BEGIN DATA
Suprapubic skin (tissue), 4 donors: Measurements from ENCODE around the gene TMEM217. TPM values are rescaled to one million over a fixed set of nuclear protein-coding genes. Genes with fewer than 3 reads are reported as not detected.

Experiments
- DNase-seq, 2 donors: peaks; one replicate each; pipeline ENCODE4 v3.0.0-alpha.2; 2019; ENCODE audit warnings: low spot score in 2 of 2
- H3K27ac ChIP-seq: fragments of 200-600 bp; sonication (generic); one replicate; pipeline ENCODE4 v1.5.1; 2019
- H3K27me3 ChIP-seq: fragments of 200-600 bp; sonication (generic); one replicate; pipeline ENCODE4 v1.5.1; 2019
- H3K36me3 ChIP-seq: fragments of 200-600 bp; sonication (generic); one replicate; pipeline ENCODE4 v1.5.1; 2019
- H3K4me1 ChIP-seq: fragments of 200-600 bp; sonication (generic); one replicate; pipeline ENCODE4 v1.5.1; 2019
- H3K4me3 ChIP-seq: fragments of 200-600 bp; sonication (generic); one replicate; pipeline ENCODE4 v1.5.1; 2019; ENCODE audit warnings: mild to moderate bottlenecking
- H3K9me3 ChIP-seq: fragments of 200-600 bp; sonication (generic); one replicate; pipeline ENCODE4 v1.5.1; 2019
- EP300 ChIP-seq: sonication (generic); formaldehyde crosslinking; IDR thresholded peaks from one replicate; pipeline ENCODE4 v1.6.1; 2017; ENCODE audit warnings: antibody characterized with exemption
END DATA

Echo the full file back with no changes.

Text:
Suprapubic skin (tissue), 4 donors: Measurements from ENCODE around the gene TMEM217. TPM values are rescaled to one million over a fixed set of nuclear protein-coding genes. Genes with fewer than 3 reads are reported as not detected.

Experiments
- DNase-seq, 2 donors: peaks; one replicate each; pipeline ENCODE4 v3.0.0-alpha.2; 2019; ENCODE audit warnings: low spot score in 2 of 2
- H3K27ac ChIP-seq: fragments of 200-600 bp; sonication (generic); one replicate; pipeline ENCODE4 v1.5.1; 2019
- H3K27me3 ChIP-seq: fragments of 200-600 bp; sonication (generic); one replicate; pipeline ENCODE4 v1.5.1; 2019
- H3K36me3 ChIP-seq: fragments of 200-600 bp; sonication (generic); one replicate; pipeline ENCODE4 v1.5.1; 2019
- H3K4me1 ChIP-seq: fragments of 200-600 bp; sonication (generic); one replicate; pipeline ENCODE4 v1.5.1; 2019
- H3K4me3 ChIP-seq: fragments of 200-600 bp; sonication (generic); one replicate; pipeline ENCODE4 v1.5.1; 2019; ENCODE audit warnings: mild to moderate bottlenecking
- H3K9me3 ChIP-seq: fragments of 200-600 bp; sonication (generic); one replicate; pipeline ENCODE4 v1.5.1; 2019
- EP300 ChIP-seq: sonication (generic); formaldehyde crosslinking; IDR thresholded peaks from one replicate; pipeline ENCODE4 v1.6.1; 2017; ENCODE audit warnings: antibody characterized with exemption